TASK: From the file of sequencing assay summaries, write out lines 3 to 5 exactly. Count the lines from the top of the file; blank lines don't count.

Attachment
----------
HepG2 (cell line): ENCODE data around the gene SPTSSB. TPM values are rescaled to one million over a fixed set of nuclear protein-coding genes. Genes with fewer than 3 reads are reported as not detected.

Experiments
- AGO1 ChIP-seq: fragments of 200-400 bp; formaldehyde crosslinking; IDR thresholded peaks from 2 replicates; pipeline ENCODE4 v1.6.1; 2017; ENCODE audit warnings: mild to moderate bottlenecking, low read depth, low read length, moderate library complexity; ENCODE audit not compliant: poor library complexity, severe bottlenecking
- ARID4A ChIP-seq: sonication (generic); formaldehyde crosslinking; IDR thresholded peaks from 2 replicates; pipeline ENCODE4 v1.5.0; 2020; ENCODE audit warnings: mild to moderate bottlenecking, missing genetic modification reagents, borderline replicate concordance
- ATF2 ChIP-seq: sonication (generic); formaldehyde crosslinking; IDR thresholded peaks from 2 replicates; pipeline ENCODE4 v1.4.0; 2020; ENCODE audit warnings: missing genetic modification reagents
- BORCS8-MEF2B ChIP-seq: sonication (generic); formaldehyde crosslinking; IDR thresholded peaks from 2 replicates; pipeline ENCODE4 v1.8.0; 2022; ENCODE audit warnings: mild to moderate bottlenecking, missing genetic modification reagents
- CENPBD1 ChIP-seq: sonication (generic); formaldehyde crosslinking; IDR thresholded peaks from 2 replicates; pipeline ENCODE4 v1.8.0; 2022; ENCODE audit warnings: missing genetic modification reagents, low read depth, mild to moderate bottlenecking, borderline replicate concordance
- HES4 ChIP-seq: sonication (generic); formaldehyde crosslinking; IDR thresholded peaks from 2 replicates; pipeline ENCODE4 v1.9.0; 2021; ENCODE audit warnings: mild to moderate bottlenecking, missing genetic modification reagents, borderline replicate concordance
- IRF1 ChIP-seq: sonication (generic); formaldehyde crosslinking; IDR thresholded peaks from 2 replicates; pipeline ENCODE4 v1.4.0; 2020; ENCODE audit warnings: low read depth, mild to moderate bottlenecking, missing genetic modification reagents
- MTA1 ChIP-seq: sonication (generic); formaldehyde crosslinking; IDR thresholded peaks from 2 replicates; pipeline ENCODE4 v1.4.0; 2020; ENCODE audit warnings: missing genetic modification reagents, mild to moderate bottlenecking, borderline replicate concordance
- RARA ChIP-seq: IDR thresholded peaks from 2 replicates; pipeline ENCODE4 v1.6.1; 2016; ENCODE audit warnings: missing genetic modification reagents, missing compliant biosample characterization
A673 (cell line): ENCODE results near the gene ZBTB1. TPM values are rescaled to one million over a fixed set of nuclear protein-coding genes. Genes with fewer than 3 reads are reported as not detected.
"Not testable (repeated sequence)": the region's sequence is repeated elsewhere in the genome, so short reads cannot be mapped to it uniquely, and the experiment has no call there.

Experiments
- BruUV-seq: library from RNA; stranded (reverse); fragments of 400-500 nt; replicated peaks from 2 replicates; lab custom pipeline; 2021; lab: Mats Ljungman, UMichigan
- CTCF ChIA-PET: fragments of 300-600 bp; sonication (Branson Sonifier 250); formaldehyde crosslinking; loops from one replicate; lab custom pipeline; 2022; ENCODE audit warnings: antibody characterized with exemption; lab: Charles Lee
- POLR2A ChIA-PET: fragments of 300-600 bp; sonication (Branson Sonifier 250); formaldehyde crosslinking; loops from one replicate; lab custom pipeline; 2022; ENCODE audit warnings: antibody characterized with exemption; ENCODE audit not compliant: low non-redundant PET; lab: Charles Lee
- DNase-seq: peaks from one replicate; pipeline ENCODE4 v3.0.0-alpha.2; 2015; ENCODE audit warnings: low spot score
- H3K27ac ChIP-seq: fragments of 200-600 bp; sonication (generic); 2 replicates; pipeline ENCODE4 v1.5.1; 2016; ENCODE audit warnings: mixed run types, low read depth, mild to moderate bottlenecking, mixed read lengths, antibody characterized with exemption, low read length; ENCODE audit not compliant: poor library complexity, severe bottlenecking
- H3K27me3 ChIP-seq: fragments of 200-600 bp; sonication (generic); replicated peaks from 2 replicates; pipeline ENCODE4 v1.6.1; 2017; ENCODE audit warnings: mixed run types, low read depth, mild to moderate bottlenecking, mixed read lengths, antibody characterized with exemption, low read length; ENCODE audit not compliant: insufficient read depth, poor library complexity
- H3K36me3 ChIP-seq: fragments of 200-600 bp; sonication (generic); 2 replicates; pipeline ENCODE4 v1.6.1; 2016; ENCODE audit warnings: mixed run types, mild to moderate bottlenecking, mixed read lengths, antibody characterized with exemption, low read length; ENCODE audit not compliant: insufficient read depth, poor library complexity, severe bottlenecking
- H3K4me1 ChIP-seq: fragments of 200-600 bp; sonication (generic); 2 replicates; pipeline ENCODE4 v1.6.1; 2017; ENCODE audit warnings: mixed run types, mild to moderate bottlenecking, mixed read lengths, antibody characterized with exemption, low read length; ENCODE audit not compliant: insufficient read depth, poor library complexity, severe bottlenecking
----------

- AGO1 ChIP-seq: fragments of 200-400 bp; formaldehyde crosslinking; IDR thresholded peaks from 2 replicates; pipeline ENCODE4 v1.6.1; 2017; ENCODE audit warnings: mild to moderate bottlenecking, low read depth, low read length, moderate library complexity; ENCODE audit not compliant: poor library complexity, severe bottlenecking
- ARID4A ChIP-seq: sonication (generic); formaldehyde crosslinking; IDR thresholded peaks from 2 replicates; pipeline ENCODE4 v1.5.0; 2020; ENCODE audit warnings: mild to moderate bottlenecking, missing genetic modification reagents, borderline replicate concordance
- ATF2 ChIP-seq: sonication (generic); formaldehyde crosslinking; IDR thresholded peaks from 2 replicates; pipeline ENCODE4 v1.4.0; 2020; ENCODE audit warnings: missing genetic modification reagents